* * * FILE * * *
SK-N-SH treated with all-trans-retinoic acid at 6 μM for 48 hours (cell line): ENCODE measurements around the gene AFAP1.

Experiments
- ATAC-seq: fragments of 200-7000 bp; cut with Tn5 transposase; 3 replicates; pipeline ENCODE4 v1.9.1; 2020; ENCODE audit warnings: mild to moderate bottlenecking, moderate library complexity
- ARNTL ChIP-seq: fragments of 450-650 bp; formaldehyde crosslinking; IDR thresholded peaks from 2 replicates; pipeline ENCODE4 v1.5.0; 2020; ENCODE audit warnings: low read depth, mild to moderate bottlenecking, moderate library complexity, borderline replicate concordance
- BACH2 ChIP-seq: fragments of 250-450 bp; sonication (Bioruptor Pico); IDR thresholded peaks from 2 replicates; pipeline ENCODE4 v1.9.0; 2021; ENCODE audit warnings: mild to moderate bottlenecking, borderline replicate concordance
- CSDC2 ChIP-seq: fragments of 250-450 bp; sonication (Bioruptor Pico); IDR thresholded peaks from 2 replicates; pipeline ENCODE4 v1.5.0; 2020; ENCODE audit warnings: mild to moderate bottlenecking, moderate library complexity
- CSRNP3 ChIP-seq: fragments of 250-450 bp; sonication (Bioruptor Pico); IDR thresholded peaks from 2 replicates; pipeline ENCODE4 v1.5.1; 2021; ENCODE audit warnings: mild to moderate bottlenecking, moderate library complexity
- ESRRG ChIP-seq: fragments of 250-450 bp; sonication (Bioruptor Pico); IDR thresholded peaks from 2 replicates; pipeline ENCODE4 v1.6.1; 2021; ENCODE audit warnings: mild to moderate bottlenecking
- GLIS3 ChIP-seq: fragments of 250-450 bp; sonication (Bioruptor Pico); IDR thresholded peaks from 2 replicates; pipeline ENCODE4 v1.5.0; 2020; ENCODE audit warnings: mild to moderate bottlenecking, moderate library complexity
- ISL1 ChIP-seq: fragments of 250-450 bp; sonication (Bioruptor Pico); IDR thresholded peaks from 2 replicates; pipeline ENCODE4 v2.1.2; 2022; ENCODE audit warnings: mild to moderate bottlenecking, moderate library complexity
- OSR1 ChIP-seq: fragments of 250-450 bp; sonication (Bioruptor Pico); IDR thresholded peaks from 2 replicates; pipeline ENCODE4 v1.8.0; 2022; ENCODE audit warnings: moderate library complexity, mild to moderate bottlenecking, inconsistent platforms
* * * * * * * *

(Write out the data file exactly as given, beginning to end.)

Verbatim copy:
SK-N-SH treated with all-trans-retinoic acid at 6 μM for 48 hours (cell line): ENCODE measurements around the gene AFAP1.

Experiments
- ATAC-seq: fragments of 200-7000 bp; cut with Tn5 transposase; 3 replicates; pipeline ENCODE4 v1.9.1; 2020; ENCODE audit warnings: mild to moderate bottlenecking, moderate library complexity
- ARNTL ChIP-seq: fragments of 450-650 bp; formaldehyde crosslinking; IDR thresholded peaks from 2 replicates; pipeline ENCODE4 v1.5.0; 2020; ENCODE audit warnings: low read depth, mild to moderate bottlenecking, moderate library complexity, borderline replicate concordance
- BACH2 ChIP-seq: fragments of 250-450 bp; sonication (Bioruptor Pico); IDR thresholded peaks from 2 replicates; pipeline ENCODE4 v1.9.0; 2021; ENCODE audit warnings: mild to moderate bottlenecking, borderline replicate concordance
- CSDC2 ChIP-seq: fragments of 250-450 bp; sonication (Bioruptor Pico); IDR thresholded peaks from 2 replicates; pipeline ENCODE4 v1.5.0; 2020; ENCODE audit warnings: mild to moderate bottlenecking, moderate library complexity
- CSRNP3 ChIP-seq: fragments of 250-450 bp; sonication (Bioruptor Pico); IDR thresholded peaks from 2 replicates; pipeline ENCODE4 v1.5.1; 2021; ENCODE audit warnings: mild to moderate bottlenecking, moderate library complexity
- ESRRG ChIP-seq: fragments of 250-450 bp; sonication (Bioruptor Pico); IDR thresholded peaks from 2 replicates; pipeline ENCODE4 v1.6.1; 2021; ENCODE audit warnings: mild to moderate bottlenecking
- GLIS3 ChIP-seq: fragments of 250-450 bp; sonication (Bioruptor Pico); IDR thresholded peaks from 2 replicates; pipeline ENCODE4 v1.5.0; 2020; ENCODE audit warnings: mild to moderate bottlenecking, moderate library complexity
- ISL1 ChIP-seq: fragments of 250-450 bp; sonication (Bioruptor Pico); IDR thresholded peaks from 2 replicates; pipeline ENCODE4 v2.1.2; 2022; ENCODE audit warnings: mild to moderate bottlenecking, moderate library complexity
- OSR1 ChIP-seq: fragments of 250-450 bp; sonication (Bioruptor Pico); IDR thresholded peaks from 2 replicates; pipeline ENCODE4 v1.8.0; 2022; ENCODE audit warnings: moderate library complexity, mild to moderate bottlenecking, inconsistent platforms